Dmitry Shishkin, a former BBC leader and now independent consultant, developed the ‘user needs’ model when he was with Auntie, and while FT Strategies says that it is a way “for newsrooms to do more with less”, I would argue that it is a very clever product-thinking framework that helps news leaders have a richer understanding of why audiences actually consume news. The model breaks down content into six motivations that audiences have:

  1. Inspire me
  2. Divert me
  3. Educate me
  4. Give me perspective
  5. Update me
  6. Keep me on trend

I love how the model is centred on the audience’s point of view and the actions they take. FT Strategies conducted research in three UK newsrooms to measure how many stories each newsroom created in each category and how many pageviews and how much dwell time could be attributed to those categories. What they found was a misalignment in the content that publishers were producing and the attention that users were paying to that content.

Source: FT Strategies

Journalists often view their mission as to inform people, which falls primarily into the update me categories, but the model reminds us of the variety of motivations that people have in engaging with publishers’ content. FT Strategies provide a ready-made recipe to run this experiment in your own newsroom or organisation. One thing worth noting though is that Dmitry says that the model is relevant about 80 per cent of the time, but there are specialist publishers focused on specific verticals where the model might not work such as fashion mags looking to help people stay on trend.

How media can transform their business through data

In my previous role as the director of digital products and platforms for a large regional public broadcaster in the United States, my manager and I introduced a product development framework to help guide our product roadmap and provide some criteria for greenlighting projects in our product portfolio. When we started that journey, I asked Anita Zielina, who is training the next generation of digital media leaders at CUNY, what the first step we needed to take to become a product-led organisation, and she responded with one word, data. It gave us the confidence to make decisions and also a way to communicate and explain the choices that we were making to everyone in the organisation from staff to senior leadership.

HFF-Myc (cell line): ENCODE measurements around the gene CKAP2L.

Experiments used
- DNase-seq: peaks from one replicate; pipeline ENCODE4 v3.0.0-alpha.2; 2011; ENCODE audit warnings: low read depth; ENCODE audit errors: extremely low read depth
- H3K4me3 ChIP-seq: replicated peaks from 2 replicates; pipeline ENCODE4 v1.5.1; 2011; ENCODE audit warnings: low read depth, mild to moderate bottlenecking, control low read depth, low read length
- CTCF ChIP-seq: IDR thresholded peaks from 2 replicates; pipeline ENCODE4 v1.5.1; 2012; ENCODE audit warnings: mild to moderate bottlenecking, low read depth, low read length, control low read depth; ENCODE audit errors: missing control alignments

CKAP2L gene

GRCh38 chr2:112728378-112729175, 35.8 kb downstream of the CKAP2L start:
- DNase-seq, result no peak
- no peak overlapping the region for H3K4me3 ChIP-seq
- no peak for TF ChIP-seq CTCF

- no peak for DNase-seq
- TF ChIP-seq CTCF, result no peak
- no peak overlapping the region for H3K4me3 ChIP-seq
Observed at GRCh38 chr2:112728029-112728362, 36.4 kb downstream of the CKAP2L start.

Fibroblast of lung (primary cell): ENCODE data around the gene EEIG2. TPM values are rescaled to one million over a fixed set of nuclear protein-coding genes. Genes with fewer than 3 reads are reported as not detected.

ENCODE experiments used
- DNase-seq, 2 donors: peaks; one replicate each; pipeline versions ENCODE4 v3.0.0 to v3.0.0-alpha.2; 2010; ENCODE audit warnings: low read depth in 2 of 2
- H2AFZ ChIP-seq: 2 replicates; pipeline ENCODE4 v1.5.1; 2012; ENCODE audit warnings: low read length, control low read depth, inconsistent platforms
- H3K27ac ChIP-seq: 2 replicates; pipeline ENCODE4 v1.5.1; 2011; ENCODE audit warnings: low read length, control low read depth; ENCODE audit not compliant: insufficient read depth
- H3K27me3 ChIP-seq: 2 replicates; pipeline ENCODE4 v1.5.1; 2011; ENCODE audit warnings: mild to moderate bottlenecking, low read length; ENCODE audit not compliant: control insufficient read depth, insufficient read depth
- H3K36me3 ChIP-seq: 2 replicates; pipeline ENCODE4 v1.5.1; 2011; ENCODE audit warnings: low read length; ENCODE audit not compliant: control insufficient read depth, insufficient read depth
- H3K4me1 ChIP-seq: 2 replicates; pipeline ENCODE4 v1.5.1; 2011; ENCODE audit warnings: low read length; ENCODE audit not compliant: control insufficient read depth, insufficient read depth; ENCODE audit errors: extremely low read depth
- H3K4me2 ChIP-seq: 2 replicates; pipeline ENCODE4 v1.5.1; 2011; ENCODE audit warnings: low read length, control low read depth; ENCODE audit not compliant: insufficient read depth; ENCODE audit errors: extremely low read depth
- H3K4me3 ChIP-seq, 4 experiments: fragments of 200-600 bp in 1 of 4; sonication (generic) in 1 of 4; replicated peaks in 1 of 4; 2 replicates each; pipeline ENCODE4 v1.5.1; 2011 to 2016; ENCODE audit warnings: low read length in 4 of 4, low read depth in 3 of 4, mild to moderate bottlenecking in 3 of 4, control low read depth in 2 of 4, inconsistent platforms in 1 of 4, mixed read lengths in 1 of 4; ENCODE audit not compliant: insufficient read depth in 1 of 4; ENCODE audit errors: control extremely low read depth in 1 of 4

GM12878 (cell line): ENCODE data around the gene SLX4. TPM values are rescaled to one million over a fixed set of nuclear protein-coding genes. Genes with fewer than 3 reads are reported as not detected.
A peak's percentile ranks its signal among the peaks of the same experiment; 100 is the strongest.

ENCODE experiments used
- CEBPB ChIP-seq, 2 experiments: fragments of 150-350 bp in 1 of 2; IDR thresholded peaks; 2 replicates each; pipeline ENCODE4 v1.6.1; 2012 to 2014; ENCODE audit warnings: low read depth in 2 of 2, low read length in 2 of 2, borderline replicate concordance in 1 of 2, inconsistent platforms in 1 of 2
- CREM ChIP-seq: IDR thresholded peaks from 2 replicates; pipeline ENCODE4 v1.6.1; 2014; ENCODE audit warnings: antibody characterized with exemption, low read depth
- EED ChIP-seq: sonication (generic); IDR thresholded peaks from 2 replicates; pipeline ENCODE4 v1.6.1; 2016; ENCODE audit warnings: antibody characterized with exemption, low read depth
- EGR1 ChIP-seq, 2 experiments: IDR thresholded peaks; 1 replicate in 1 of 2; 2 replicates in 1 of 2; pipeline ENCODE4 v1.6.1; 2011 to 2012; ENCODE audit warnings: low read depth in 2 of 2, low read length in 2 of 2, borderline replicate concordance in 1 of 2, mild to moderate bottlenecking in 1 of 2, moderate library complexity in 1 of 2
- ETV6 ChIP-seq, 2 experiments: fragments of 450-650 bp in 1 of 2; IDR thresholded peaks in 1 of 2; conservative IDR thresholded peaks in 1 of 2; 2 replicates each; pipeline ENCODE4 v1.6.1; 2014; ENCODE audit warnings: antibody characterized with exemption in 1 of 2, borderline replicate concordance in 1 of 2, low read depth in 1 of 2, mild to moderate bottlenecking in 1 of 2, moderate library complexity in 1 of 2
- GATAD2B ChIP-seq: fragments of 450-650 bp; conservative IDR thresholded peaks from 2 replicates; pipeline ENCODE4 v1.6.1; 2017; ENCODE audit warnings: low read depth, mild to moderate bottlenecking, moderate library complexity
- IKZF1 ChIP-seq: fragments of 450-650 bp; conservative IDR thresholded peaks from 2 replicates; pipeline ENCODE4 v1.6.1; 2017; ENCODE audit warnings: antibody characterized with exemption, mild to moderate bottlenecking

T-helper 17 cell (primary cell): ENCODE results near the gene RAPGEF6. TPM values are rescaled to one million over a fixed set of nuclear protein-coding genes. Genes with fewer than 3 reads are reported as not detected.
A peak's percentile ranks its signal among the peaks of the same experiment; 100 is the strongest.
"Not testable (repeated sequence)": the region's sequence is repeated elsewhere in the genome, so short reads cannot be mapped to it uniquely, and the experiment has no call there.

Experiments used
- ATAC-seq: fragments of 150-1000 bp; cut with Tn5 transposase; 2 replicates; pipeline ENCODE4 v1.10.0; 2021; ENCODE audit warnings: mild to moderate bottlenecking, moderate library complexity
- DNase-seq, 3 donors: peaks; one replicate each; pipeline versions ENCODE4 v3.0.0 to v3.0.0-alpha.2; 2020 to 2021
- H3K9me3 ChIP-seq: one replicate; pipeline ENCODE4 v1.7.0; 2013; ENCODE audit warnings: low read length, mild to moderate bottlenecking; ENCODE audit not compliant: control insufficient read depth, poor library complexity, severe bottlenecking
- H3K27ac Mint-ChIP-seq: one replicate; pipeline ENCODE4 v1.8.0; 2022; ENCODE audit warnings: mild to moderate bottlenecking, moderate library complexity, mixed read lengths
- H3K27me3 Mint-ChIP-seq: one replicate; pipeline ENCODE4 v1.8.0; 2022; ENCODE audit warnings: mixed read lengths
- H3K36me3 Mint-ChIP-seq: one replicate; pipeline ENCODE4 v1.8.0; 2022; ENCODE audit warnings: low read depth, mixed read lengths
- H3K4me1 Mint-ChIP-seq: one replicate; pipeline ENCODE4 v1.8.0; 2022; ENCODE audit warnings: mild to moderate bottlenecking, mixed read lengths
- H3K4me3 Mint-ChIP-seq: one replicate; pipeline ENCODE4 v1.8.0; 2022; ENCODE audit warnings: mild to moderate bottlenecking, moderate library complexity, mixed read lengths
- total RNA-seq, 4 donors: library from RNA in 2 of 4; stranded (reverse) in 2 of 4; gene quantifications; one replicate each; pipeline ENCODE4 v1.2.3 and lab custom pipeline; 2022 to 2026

Silence Mugadzaweta, the digital and online editor for Alpha Media Holdings in Harare, Zimbabwe, highlighted a report from Deloitte for INMA that looked at how media businesses can use data to support the digital transformation of their businesses. Deloitte looks at the role that data plays in the context of three objectives that news and media companies have:

They then break down these three objectives into a three activities for each that news and media companies can do to achieve their goals.

Source: Deloitte

Deloitte surveyed news and media companies and found that only 9 per cent had achieved the highest maturity level in their use of data. At Pugpig, we are developing a set of strategic services that will help you achieve your audience and business objectives, not only in terms of implementing analytics systems on our platforms but also in supporting your teams to turn analytics into insights.

Industry News

Each week, we’ll also collect some of the most important headlines about the business of news and publishing as well strategies and tactics in product management, analytics and audience engagement.